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Schizotypal Personality Disorder

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Schizotypal personality disorder is not the same as schizophrenia. While the two conditions share certain traits, such as the individual suffering from strange, distorted ideas about reality, having episodes of paranoia, and being socially isolated, there are differences.

One key difference is that people with schizotypal personality disorder can become aware of the distortion of their thoughts and can understand that they are not seeing things clearly, whereas people with schizophrenia rarely have the ability to do this.

People with schizotypal personality disorder may be completely out of sync with others. They may have strange behaviors, dress oddly, consider themselves to be aliens or outsiders and have an extreme level of anxiety that does not decrease over time. They may have co-existing mental health conditions such as paranoid personality disorder or major depression.

As with any personality disorder, a person must be 18 years of age or older in order to be properly diagnosed. Many people find symptoms of schizotypal personality disorder decrease in intensity past the age of 40, which is also common with personality disorders.

Many people experience relief through either talk therapy or medication or a combination of both. While schizotypal personality disorder is often chronic and lifelong, each person and each case is unique. Some people also benefit from social groups and socialization therapy.

Some of the warning signs of schizotypal personality disorder include:

• Experiencing discomfort in social situations
• Perceptibly inappropriate displays of feelings
• Difficulty maintaining or creating friendships resulting in having no close friends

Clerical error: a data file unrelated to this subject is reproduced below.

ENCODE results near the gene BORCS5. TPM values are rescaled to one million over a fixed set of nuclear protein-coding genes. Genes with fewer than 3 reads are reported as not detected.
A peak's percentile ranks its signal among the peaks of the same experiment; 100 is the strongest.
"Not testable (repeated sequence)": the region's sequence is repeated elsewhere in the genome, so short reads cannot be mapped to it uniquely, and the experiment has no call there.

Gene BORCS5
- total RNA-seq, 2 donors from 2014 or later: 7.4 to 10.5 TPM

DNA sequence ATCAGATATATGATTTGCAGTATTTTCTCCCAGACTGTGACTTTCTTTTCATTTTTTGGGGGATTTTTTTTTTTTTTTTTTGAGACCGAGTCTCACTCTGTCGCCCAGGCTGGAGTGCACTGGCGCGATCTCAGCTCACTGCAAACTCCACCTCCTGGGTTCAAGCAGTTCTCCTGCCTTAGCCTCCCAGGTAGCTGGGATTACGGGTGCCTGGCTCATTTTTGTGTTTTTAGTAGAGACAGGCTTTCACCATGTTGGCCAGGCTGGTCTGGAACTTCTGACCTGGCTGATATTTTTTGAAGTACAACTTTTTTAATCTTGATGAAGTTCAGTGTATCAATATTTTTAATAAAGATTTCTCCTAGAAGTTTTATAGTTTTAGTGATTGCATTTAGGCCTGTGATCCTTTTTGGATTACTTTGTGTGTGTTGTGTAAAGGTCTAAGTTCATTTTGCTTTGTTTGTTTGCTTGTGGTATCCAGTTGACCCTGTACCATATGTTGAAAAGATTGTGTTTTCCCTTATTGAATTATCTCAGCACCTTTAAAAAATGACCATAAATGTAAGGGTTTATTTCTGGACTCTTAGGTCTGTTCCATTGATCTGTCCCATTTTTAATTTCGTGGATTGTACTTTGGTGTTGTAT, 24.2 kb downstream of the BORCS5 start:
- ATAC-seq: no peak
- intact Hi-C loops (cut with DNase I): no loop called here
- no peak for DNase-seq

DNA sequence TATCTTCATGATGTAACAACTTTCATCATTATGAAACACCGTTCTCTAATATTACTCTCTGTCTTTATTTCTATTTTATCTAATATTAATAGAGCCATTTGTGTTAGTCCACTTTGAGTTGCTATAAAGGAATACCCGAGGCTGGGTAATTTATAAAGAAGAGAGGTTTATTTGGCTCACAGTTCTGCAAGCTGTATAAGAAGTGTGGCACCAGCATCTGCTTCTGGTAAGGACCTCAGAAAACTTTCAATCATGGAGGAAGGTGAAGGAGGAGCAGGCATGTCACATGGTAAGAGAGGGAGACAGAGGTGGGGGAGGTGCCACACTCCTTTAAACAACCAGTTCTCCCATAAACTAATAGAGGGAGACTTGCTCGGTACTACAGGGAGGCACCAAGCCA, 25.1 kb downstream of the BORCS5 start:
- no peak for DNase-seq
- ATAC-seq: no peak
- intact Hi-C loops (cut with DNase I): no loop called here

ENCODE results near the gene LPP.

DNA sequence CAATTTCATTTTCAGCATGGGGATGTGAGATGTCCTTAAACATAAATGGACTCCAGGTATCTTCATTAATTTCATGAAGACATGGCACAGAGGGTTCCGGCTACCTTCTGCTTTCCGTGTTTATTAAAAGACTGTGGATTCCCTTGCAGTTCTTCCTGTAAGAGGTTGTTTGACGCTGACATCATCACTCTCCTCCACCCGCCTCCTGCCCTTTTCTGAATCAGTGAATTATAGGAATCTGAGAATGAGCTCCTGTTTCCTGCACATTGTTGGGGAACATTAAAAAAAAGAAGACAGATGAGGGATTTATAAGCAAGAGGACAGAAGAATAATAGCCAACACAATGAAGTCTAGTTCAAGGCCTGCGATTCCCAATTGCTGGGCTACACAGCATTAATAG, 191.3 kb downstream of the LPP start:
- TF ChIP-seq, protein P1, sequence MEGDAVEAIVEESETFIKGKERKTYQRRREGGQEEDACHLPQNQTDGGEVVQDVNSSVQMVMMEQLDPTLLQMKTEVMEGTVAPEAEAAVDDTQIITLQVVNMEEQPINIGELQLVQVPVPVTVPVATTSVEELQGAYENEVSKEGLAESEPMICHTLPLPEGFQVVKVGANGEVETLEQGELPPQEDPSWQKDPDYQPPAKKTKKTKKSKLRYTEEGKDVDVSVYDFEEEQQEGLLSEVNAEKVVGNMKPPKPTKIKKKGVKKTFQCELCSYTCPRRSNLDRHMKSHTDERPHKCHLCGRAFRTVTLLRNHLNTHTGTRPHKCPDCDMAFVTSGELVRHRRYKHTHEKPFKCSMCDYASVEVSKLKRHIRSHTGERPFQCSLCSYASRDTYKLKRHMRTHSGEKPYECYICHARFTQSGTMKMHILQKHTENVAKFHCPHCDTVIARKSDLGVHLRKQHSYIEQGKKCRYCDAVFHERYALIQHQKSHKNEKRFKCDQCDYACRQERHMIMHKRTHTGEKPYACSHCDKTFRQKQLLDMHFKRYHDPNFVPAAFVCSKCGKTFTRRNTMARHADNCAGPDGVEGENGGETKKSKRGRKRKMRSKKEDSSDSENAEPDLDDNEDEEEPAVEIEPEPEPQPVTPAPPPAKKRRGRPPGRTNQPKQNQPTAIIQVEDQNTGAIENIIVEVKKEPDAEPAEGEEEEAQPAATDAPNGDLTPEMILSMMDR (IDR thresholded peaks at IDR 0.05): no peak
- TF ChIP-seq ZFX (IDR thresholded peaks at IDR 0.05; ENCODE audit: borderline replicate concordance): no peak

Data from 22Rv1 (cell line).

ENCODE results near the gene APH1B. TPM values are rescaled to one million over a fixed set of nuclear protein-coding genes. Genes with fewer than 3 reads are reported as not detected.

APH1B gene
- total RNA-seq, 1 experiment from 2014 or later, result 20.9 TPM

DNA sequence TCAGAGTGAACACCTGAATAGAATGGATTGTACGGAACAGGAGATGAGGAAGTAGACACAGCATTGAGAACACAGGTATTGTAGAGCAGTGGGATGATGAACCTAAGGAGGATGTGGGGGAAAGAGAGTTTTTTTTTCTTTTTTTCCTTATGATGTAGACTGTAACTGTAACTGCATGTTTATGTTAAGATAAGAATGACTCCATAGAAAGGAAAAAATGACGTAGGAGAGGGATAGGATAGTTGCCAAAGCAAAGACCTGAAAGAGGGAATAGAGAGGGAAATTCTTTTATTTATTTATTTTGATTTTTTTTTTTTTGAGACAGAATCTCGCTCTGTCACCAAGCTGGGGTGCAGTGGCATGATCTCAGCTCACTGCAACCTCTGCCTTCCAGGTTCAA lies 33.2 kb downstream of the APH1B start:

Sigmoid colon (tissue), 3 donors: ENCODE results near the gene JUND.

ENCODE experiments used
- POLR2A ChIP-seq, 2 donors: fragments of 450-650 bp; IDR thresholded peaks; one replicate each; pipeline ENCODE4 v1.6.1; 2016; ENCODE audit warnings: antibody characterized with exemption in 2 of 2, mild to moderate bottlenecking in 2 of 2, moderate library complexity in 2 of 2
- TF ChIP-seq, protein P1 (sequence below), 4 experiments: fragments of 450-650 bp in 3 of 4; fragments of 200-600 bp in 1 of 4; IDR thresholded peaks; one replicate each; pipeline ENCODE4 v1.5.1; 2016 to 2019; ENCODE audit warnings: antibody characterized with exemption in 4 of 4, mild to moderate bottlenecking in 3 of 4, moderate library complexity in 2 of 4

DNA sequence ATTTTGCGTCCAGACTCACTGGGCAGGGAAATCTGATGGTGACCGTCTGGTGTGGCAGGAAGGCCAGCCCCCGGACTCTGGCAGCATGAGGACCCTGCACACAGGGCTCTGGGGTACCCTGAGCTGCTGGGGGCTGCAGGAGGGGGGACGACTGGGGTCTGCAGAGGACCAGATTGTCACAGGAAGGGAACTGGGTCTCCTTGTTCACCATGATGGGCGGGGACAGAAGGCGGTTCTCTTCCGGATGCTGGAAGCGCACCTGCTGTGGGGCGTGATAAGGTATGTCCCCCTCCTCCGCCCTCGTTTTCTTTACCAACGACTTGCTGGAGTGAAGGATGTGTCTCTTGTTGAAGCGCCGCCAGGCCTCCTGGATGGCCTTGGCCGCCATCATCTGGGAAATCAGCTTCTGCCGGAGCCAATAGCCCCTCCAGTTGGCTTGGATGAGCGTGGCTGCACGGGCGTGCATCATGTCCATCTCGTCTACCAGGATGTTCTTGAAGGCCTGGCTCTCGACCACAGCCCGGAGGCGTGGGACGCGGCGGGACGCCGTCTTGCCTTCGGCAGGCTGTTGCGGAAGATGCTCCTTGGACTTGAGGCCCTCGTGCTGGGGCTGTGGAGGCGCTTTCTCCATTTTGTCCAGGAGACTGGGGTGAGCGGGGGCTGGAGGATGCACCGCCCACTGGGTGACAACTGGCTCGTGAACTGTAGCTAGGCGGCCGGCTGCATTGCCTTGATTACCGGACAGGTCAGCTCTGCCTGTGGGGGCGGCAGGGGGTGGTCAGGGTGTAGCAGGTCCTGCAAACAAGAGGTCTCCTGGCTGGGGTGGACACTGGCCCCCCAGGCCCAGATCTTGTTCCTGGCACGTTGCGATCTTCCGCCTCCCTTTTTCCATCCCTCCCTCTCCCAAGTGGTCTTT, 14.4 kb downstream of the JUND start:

• Demonstrating odd behavior or appearance
• Experiencing odd beliefs, fantasies, or preoccupations
• Having odd speech

Other symptoms of schizotypal personality disorder include:

• Incorrect interpretation of events, including feeling that external events have personal meaning
• Peculiar thinking, beliefs or behavior
• Belief in special powers, such as telepathy
• Perceptual alterations, in some cases bodily illusions, including phantom pains or other distortions in the sense of touch
• Idiosyncratic speech, such as loose or vague patterns of speaking or tendency to go off on tangents
• Suspicious or paranoid ideas
• Flat emotions or inappropriate emotional responses
• Lack of close friends outside of the immediate family
• Persistent and excessive social anxiety that doesn't abate with time

If you or a loved one is experiencing these signs and symptoms, please consult your health care professional. It is often a great relief to be able to honestly share about the suffering that these symptoms can cause and to find someone who may be able to help.


Mayo Clinic. Schizotypal personality disorder. Retrieved from the internet on December 12, 2011


PubMed Health. Schizotypal personality disorder. Last Reviewed May 6, 2011
Retrieved from the internet on December 12, 2011

Aimee Boyle is a regular contributor to EmpowHER

Reviewed December 15, 2011
by Michele Blacksberg RN
Edited by Jody Smith

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We value and respect our HERWriters' experiences, but everyone is different. Many of our writers are speaking from personal experience, and what's worked for them may not work for you. Their articles are not a substitute for medical advice, although we hope you can gain knowledge from their insight.